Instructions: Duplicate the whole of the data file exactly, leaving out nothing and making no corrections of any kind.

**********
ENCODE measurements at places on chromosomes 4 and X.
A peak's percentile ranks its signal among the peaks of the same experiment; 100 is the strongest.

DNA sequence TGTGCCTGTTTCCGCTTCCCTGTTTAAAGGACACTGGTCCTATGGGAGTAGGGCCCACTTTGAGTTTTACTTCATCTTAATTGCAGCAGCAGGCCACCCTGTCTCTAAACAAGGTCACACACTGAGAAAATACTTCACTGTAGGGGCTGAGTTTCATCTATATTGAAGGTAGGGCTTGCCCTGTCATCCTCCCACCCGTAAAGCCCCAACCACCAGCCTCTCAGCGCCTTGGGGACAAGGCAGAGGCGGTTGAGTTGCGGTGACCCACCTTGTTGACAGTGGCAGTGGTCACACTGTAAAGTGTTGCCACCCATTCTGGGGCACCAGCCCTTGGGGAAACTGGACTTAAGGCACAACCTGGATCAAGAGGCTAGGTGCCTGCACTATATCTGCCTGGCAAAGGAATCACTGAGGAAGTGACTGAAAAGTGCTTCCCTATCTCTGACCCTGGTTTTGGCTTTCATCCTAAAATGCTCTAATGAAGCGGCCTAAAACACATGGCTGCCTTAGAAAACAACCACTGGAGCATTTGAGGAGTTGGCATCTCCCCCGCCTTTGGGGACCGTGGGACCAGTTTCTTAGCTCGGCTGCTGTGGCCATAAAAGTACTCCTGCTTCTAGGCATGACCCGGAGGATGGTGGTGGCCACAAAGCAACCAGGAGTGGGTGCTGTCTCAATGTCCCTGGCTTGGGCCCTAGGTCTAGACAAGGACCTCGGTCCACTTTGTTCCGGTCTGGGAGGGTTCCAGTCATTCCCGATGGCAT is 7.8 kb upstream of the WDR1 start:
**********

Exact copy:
ENCODE measurements at places on chromosomes 4 and X.
A peak's percentile ranks its signal among the peaks of the same experiment; 100 is the strongest.

DNA sequence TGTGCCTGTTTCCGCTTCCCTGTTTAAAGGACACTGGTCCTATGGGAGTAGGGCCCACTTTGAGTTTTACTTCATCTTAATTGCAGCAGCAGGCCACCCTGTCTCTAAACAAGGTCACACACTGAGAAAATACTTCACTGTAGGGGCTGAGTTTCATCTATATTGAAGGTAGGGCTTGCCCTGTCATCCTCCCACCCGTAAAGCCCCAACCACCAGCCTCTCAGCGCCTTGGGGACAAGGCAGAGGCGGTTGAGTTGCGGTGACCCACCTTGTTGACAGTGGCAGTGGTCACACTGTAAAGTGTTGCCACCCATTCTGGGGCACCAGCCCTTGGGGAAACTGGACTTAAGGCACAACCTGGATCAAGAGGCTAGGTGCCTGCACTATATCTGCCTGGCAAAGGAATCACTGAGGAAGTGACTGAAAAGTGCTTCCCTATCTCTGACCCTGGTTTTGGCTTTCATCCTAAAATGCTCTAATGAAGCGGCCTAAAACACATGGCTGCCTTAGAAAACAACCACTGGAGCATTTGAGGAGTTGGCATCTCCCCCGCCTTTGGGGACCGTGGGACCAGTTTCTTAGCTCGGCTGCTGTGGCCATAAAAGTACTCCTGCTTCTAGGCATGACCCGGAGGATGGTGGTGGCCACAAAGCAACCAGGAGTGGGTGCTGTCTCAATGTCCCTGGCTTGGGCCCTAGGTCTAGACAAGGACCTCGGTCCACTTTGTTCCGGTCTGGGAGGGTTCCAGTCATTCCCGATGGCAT is 7.8 kb upstream of the WDR1 start: